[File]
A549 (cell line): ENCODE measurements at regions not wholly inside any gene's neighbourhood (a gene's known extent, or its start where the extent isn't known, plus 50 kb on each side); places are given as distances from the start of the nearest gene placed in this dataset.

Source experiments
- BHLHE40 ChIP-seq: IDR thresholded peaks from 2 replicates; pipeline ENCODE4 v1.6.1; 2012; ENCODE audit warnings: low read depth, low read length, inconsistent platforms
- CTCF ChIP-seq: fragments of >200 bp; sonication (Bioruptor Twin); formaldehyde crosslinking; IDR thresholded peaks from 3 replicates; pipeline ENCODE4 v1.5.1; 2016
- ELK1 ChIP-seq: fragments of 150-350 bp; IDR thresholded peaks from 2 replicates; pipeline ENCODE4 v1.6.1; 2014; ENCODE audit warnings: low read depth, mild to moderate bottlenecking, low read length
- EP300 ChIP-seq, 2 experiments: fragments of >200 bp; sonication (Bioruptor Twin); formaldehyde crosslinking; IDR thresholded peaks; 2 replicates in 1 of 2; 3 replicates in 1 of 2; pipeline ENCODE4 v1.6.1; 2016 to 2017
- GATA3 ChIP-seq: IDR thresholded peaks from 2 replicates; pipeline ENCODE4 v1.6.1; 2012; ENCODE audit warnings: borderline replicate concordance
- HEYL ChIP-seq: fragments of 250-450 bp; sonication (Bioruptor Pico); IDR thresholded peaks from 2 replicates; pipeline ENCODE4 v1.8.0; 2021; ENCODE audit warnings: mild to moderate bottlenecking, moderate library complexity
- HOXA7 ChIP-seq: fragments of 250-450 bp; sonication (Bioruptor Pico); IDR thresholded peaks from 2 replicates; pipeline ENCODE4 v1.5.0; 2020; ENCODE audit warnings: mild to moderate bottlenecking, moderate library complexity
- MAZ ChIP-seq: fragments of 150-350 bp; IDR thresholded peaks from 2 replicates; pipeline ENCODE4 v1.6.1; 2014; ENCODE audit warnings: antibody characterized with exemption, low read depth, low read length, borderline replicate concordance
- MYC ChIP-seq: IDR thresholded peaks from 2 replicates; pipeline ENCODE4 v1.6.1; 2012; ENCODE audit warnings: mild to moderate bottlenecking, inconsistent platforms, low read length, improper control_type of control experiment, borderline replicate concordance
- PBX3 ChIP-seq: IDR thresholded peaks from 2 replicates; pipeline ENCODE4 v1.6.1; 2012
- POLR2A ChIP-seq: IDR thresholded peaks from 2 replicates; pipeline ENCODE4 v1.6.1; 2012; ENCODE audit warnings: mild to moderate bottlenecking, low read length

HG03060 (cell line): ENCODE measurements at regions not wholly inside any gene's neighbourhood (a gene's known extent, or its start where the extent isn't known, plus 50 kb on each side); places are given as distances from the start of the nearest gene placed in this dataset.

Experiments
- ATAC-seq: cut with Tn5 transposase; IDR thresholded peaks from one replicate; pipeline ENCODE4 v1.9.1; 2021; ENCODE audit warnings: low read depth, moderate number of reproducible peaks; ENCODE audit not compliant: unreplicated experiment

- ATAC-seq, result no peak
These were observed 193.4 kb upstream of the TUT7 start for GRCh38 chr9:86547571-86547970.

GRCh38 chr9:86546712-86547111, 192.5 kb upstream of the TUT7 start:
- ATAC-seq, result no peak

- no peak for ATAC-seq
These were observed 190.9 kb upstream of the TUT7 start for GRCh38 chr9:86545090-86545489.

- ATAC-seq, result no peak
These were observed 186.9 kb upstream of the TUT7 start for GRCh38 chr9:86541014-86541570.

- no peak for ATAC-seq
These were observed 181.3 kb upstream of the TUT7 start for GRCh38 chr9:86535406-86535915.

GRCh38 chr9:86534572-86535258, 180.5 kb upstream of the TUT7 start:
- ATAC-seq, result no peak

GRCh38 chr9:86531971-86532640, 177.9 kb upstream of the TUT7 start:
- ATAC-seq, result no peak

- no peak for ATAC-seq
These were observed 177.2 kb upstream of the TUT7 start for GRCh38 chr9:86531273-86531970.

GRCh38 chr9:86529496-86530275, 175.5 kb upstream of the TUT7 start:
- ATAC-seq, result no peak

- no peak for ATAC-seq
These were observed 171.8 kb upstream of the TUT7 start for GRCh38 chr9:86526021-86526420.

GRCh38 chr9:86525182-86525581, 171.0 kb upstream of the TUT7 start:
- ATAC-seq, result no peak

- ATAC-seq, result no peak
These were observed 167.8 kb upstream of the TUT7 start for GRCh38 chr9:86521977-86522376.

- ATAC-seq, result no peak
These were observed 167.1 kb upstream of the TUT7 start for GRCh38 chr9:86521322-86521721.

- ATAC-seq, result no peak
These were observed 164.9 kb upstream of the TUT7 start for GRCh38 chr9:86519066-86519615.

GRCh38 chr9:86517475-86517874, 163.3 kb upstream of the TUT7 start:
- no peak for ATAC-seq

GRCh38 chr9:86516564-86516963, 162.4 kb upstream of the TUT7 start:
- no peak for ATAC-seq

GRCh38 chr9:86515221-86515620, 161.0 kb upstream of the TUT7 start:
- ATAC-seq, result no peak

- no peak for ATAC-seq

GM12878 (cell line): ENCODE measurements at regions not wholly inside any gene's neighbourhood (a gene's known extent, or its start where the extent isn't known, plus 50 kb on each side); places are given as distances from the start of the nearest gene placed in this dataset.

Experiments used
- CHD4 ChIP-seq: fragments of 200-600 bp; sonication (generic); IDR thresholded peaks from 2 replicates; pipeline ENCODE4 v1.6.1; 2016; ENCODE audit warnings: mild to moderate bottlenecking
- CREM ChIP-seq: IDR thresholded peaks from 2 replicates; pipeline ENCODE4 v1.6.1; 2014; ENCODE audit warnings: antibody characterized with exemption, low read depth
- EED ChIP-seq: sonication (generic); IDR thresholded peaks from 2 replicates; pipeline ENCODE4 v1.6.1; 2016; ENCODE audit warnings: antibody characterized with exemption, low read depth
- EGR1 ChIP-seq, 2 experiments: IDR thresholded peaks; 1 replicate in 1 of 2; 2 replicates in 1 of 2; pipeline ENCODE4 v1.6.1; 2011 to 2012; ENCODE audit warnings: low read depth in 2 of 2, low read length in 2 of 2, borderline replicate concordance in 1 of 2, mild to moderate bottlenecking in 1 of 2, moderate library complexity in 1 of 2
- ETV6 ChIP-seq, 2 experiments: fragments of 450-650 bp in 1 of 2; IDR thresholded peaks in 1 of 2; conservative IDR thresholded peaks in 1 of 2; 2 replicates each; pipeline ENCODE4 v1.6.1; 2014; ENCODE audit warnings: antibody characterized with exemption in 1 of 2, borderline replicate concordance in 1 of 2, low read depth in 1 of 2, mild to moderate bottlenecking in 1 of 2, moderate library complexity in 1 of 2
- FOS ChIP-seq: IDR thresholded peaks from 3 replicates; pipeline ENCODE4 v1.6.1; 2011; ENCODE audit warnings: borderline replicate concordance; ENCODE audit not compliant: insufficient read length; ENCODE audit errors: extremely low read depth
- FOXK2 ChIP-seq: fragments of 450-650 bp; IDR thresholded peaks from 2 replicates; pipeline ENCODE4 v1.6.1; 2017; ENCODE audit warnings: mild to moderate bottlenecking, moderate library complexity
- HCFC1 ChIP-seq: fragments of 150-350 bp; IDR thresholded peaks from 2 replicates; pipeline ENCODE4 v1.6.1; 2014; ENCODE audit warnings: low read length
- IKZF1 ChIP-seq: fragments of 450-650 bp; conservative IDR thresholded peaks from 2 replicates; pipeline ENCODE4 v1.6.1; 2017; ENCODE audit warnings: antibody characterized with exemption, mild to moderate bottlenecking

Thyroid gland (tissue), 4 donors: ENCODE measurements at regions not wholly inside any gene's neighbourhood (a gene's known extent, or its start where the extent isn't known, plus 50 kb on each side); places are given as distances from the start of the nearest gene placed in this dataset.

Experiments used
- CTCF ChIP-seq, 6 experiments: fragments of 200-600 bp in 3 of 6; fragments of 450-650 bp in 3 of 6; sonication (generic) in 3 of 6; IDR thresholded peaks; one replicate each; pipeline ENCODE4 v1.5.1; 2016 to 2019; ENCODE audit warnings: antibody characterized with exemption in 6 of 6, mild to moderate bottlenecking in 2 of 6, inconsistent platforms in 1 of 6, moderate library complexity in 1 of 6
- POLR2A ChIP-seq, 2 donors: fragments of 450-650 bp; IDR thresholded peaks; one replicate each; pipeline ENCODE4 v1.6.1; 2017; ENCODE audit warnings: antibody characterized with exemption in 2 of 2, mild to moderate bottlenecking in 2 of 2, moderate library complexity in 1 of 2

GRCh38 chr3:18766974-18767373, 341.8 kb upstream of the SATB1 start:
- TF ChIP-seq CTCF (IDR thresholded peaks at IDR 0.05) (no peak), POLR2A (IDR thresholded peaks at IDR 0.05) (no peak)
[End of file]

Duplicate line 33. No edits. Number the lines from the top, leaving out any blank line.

GRCh38 chr9:86529496-86530275, 175.5 kb upstream of the TUT7 start: